Queen Elizabeth II was marking the 60th anniversary of her coronation in private on Sunday after indulging in her passion for horses with a day at the races.
The 87-year-old monarch and her husband Prince Philip spent Saturday at the Epsom Derby, echoing the events of a year ago that kicked off her diamond jubilee party.
Elizabeth took the throne on February 6, 1952 upon the death of her father king George VI, but to allow for a period of national mourning, she was only crowned 16 months later in London’s Westminster Abbey in Britain’s first televised coronation.
The queen will be joined by the royal family and 2,000 guests at the abbey on Tuesday for a service celebrating the anniversary of the rainy summer’s day on June 2, 1953 when the imperial state crown was placed on her head.
At the Epsom Downs racecourse, the monarch, an avid racing fan and a noted racehorse breeder, seemed in good spirits, while Prince Philip followed the action through binoculars.
They were joined by their second son Prince Andrew and his daughters, Princesses Beatrice and Eugenie.
The queen was marking the actual anniversary day in a low-key fashion.
“The queen will be spending Sunday privately,” a Buckingham Palace spokeswoman told AFP.
Queen Elizabeth and Prince Philip will return to duty on Monday, attending a reception for the Royal National Institute for the Blind at St. James’s Palace in London.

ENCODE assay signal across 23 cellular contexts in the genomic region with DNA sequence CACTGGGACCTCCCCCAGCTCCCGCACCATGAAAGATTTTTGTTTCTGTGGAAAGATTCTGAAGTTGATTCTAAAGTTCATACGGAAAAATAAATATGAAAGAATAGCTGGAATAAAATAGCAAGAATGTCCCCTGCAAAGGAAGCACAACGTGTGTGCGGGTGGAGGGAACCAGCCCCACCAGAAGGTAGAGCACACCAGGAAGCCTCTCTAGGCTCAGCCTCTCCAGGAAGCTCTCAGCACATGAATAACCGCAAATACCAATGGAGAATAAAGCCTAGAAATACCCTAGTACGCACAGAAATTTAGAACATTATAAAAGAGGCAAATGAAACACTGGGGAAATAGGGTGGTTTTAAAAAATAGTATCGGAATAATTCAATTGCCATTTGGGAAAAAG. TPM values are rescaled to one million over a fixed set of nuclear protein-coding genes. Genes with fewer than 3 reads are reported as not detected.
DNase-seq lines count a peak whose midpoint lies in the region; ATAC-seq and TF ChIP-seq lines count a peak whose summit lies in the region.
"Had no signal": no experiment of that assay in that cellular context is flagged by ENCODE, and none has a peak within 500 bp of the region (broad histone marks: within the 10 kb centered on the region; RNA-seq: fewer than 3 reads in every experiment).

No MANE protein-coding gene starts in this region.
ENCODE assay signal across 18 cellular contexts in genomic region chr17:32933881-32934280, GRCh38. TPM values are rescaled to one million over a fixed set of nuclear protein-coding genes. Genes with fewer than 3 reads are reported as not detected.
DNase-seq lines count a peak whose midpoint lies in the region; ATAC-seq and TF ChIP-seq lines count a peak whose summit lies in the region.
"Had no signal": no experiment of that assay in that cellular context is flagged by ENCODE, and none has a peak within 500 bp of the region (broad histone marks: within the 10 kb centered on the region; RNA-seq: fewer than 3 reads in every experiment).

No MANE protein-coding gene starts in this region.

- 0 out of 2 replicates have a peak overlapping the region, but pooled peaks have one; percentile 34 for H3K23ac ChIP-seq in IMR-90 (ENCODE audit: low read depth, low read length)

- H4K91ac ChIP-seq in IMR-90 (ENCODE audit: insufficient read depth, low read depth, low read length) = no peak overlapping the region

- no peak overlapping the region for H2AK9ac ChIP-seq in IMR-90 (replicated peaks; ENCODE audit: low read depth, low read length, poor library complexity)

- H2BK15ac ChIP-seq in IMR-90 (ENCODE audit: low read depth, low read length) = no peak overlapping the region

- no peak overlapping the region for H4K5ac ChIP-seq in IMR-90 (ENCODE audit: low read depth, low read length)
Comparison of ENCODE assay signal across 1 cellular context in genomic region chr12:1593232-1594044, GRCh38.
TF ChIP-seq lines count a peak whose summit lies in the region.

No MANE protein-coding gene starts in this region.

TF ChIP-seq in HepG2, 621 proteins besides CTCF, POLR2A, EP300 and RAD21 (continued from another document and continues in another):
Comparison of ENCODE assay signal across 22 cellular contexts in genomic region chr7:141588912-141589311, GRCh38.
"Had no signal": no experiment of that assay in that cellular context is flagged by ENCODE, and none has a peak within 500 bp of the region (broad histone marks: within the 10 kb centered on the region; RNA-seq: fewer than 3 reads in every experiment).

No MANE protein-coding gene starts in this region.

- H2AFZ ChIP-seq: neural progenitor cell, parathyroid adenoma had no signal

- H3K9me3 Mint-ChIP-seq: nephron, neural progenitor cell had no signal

The coronation anniversary is being staged with far less fanfare than the diamond jubilee celebrations last year.
Royal thoughts are now turning to the birth expected in July of Prince William and Catherine’s baby, which will be third in line to the throne.
Tuesday’s celebrations will mark the first time the couple have attended an event at Westminster Abbey since their wedding in April 2011.
The coronation celebrations include exhibitions of memorabilia, gun salutes and a series of garden parties.
The queen’s coronation was the first to be televised and more than 20 million people in Britain watched events live while another 11 million listened on the radio.
Lady Moyra Campbell, one of Queen Elizabeth’s maids of honour at the coronation, told Sky News television it was an “unforgettable day”.
“There was that amazing sincerity with which she made those incredibly solemn promises and I, for one, thank God that I have been blessed with a life long enough to see those promises fulfilled in a way that I would challenge anyone else to do.”